Straight Line Motion in Two Parts

Ann M. W. Brandon Joliet West High School
401 N. Larkin Ave
Joliet IL 60435
(815) 727-6950

Objectives:

Students will observe both constant and accelerated (changing) motion.
They should be able to calculate speed from distance and time measurements.
They will graph distance vs time for each motion and observe that the two
motions look different when graphed. This was designed for upper middle school

Materials Needed:

Per group of 2 or 3 students:
Stomper (battery powered toy car)
Stopwatch, or second hand on a clock
Meter Stick
Toy car, not powered
A long slope (a table with two legs propped up with some books)

Strategy:

Part I: Stomper

Issue a Stomper, stopwatch, and meter stick to each lab group.

Ask the following questions, in writing:
Describe the motion of the car as it rolls along the table.
How can you tell what it is doing?
What do you need to know to find the speed of your Stomper?
Find the average speed of your stomper over a distance of 1 meter.
What can you measure? How many trials should you try?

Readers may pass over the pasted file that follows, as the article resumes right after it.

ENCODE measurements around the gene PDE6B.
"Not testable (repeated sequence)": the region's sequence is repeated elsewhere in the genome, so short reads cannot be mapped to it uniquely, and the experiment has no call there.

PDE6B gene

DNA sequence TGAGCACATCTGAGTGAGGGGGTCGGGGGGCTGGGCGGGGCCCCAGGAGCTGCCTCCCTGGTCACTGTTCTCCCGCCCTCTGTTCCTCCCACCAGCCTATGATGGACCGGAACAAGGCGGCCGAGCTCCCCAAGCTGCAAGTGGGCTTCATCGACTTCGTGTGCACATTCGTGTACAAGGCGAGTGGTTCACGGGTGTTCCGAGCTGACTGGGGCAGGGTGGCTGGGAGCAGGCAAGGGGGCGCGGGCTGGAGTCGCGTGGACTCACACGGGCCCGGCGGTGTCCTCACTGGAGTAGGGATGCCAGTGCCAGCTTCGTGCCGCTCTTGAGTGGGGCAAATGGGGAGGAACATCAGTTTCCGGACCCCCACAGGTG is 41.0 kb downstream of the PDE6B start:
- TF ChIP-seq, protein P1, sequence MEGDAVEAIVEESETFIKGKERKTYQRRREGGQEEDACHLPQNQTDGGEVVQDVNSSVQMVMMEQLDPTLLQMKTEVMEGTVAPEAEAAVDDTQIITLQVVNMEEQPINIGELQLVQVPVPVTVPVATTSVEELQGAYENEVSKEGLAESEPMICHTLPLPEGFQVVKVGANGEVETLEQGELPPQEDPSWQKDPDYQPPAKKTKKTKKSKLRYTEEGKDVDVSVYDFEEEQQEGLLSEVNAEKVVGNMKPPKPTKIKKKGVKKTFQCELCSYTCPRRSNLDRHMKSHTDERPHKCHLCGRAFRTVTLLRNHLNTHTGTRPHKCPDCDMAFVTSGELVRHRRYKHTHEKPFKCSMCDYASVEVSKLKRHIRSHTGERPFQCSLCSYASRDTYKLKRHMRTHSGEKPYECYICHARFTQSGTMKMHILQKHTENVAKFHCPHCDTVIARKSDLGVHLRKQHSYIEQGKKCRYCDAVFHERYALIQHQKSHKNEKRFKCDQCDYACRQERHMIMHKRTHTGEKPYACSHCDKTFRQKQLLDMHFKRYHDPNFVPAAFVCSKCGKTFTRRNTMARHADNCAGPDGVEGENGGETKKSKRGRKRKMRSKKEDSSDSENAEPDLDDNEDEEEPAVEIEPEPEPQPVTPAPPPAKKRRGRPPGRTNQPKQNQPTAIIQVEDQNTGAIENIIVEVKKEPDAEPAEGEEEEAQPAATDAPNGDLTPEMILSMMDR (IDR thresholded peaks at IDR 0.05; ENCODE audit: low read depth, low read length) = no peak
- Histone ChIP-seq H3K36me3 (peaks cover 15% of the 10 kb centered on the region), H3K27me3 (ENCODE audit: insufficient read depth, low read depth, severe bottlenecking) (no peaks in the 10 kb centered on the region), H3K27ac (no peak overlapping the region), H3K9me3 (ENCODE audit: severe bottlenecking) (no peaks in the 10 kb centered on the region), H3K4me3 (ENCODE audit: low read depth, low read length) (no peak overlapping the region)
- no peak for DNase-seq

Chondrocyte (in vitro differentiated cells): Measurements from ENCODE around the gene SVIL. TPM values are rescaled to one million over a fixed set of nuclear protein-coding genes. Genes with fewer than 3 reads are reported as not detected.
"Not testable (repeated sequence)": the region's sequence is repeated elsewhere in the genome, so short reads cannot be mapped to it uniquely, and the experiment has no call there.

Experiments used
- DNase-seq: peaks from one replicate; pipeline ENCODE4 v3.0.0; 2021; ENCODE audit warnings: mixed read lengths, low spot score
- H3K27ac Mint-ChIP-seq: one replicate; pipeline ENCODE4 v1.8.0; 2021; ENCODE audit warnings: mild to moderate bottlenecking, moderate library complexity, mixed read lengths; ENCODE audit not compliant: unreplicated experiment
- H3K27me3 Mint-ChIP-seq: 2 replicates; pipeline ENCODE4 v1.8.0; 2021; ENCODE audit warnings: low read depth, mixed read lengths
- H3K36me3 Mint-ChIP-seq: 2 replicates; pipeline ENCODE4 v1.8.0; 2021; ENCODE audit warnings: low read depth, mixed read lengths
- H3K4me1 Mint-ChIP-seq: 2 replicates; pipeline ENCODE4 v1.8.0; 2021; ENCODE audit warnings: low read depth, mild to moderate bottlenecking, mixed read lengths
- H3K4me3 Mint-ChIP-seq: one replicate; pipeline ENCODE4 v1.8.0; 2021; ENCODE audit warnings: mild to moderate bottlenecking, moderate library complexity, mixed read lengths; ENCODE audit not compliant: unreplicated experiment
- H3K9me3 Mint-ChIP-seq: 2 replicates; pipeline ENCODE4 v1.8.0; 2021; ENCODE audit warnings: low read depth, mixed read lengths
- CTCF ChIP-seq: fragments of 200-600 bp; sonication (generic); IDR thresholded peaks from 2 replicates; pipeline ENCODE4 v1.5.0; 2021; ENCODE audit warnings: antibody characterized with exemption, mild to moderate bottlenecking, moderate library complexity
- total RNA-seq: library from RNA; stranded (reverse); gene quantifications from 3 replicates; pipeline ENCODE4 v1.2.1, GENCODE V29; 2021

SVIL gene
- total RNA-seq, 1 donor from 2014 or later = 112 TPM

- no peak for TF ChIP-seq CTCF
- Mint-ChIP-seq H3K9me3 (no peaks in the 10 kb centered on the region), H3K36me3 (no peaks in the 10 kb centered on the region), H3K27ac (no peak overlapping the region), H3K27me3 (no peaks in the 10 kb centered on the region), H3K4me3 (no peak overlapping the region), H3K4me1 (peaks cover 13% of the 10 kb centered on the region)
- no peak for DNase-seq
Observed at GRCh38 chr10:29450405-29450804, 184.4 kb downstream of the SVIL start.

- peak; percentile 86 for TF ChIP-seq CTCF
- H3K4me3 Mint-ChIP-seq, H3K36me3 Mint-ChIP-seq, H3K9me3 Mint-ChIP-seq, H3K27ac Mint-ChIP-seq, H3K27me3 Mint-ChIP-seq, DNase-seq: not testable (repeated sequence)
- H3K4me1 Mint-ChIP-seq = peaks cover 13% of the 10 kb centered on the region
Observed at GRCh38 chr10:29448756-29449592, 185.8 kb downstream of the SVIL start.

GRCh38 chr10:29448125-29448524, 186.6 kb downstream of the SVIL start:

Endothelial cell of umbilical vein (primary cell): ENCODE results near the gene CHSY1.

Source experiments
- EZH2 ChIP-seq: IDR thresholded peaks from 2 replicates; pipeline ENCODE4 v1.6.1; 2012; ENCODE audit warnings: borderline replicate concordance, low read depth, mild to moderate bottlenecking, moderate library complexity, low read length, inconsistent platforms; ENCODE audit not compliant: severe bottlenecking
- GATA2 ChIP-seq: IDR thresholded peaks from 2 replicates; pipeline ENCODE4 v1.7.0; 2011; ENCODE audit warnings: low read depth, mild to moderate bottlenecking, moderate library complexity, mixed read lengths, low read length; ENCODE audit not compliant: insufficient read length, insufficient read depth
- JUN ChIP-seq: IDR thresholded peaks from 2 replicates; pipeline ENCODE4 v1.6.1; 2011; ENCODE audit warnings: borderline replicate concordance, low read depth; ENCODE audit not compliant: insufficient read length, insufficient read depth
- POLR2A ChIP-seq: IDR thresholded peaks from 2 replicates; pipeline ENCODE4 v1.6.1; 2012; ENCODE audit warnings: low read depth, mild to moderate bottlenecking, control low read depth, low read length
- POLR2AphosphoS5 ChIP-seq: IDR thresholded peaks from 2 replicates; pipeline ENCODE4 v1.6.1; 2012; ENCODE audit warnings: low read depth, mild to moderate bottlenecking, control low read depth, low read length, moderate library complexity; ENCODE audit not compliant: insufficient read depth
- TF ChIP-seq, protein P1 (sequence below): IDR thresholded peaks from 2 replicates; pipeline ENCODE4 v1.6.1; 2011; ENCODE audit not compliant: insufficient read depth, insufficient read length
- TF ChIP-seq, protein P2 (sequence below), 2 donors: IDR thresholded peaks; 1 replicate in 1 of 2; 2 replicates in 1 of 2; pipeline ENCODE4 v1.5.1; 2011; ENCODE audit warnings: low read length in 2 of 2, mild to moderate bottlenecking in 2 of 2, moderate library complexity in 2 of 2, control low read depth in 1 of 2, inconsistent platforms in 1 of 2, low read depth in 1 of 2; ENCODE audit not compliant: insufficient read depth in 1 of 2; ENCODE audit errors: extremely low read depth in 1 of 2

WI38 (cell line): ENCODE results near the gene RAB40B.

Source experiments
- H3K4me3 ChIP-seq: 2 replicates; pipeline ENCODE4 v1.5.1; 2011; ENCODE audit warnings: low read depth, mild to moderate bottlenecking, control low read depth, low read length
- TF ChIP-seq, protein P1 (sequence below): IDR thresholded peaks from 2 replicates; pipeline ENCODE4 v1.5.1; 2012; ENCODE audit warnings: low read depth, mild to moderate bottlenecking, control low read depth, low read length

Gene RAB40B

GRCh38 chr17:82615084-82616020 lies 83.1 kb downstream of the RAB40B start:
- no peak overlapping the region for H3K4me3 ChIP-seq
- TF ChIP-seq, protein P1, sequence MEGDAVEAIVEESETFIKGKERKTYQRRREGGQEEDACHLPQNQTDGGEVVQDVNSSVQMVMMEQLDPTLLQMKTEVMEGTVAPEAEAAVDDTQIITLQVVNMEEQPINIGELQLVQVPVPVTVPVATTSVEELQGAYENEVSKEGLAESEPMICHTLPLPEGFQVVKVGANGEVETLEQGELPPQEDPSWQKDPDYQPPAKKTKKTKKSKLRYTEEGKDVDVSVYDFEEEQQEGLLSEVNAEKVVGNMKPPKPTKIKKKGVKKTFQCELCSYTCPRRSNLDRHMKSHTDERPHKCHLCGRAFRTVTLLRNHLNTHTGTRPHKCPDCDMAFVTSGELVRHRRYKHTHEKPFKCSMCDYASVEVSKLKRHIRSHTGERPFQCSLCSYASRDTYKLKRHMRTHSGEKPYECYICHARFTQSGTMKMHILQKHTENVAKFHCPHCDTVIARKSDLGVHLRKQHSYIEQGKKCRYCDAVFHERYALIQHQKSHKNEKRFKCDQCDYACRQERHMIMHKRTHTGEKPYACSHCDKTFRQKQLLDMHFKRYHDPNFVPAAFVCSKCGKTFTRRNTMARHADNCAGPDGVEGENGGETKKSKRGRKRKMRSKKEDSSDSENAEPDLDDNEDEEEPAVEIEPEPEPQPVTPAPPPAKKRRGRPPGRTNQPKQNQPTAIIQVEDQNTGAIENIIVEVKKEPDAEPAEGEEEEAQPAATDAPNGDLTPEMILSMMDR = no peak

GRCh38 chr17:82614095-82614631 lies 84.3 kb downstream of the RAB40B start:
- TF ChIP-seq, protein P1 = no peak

Is this a constant speed? How can you tell?
Find the average speed for 2 meters.
Was it the same as the average speed for 1 meter?

Graph the Distance Traveled vs the Time Taken for 1, 2 and 3 meters.
Describe this graph.
Is it straight?
Is this constant motion or changing motion?
What is the relationship between the Distance Traveled and the Time Taken?
Look at the slope (rise over run) of the graph, and calculate this slope.
What does this tell you?

Part II: Car Rolling Down Hill

Trade the toy car for the Stomper.

Start your car at the top of the hill.
Describe its motion.
Is it constant motion? Or is it accelerated (changing) motion?

Find the average speed of your car for 1/2 meter.

Repeat for 1 and 1 1/2 meters (or the end of the hill)
What do these speeds tell you? Is it constant motion, or accelerated
motion?

Graph the Distance Traveled vs the Time Taken.
Describe this graph. Is this a straight line?
What does this graph tell you about the motion of the car rolling down the
hill?

Performance Assessment:

1. Use a "Two Speed" Friction powered car. Wind it up and let it go.
Ask for descriptions of its motion. Then ask for a sketch of a distance vs
time. It will have a section of constant motion, then shift gears, accelerate,
and have a new, faster constant motion.
2. Draw a graph of some motion, and ask for a description of that
motion.

Conclusions:

Students should be able to measure distance and time.
They should be able to combine them to find speed.
They should be able to graph distance vs time, and find the slope to find
the speed.
They should recognize the difference between constant motion and
accelerated motion.
They may even be able to tell the difference in the motions by the sound of
the cars as they roll along.